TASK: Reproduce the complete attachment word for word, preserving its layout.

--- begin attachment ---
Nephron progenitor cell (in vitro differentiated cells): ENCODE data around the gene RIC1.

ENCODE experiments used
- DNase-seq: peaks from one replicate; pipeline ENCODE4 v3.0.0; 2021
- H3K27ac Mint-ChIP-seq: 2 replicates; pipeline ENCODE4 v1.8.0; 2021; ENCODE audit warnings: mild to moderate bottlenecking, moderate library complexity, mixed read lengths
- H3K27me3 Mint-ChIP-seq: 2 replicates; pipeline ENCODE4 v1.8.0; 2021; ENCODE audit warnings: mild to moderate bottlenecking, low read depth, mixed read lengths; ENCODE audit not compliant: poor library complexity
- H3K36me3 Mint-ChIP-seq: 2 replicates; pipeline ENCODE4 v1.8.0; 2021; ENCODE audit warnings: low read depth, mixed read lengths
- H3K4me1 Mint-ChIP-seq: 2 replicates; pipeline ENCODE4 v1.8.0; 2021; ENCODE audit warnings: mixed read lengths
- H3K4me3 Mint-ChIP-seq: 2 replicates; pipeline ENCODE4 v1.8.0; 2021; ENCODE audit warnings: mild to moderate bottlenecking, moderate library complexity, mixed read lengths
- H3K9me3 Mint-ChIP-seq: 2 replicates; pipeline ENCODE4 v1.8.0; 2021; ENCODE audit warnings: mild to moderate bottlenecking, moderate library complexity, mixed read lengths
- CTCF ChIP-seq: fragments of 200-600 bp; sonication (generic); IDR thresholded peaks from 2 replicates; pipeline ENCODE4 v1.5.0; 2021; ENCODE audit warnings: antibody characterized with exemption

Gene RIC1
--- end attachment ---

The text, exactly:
Nephron progenitor cell (in vitro differentiated cells): ENCODE data around the gene RIC1.

ENCODE experiments used
- DNase-seq: peaks from one replicate; pipeline ENCODE4 v3.0.0; 2021
- H3K27ac Mint-ChIP-seq: 2 replicates; pipeline ENCODE4 v1.8.0; 2021; ENCODE audit warnings: mild to moderate bottlenecking, moderate library complexity, mixed read lengths
- H3K27me3 Mint-ChIP-seq: 2 replicates; pipeline ENCODE4 v1.8.0; 2021; ENCODE audit warnings: mild to moderate bottlenecking, low read depth, mixed read lengths; ENCODE audit not compliant: poor library complexity
- H3K36me3 Mint-ChIP-seq: 2 replicates; pipeline ENCODE4 v1.8.0; 2021; ENCODE audit warnings: low read depth, mixed read lengths
- H3K4me1 Mint-ChIP-seq: 2 replicates; pipeline ENCODE4 v1.8.0; 2021; ENCODE audit warnings: mixed read lengths
- H3K4me3 Mint-ChIP-seq: 2 replicates; pipeline ENCODE4 v1.8.0; 2021; ENCODE audit warnings: mild to moderate bottlenecking, moderate library complexity, mixed read lengths
- H3K9me3 Mint-ChIP-seq: 2 replicates; pipeline ENCODE4 v1.8.0; 2021; ENCODE audit warnings: mild to moderate bottlenecking, moderate library complexity, mixed read lengths
- CTCF ChIP-seq: fragments of 200-600 bp; sonication (generic); IDR thresholded peaks from 2 replicates; pipeline ENCODE4 v1.5.0; 2021; ENCODE audit warnings: antibody characterized with exemption

Gene RIC1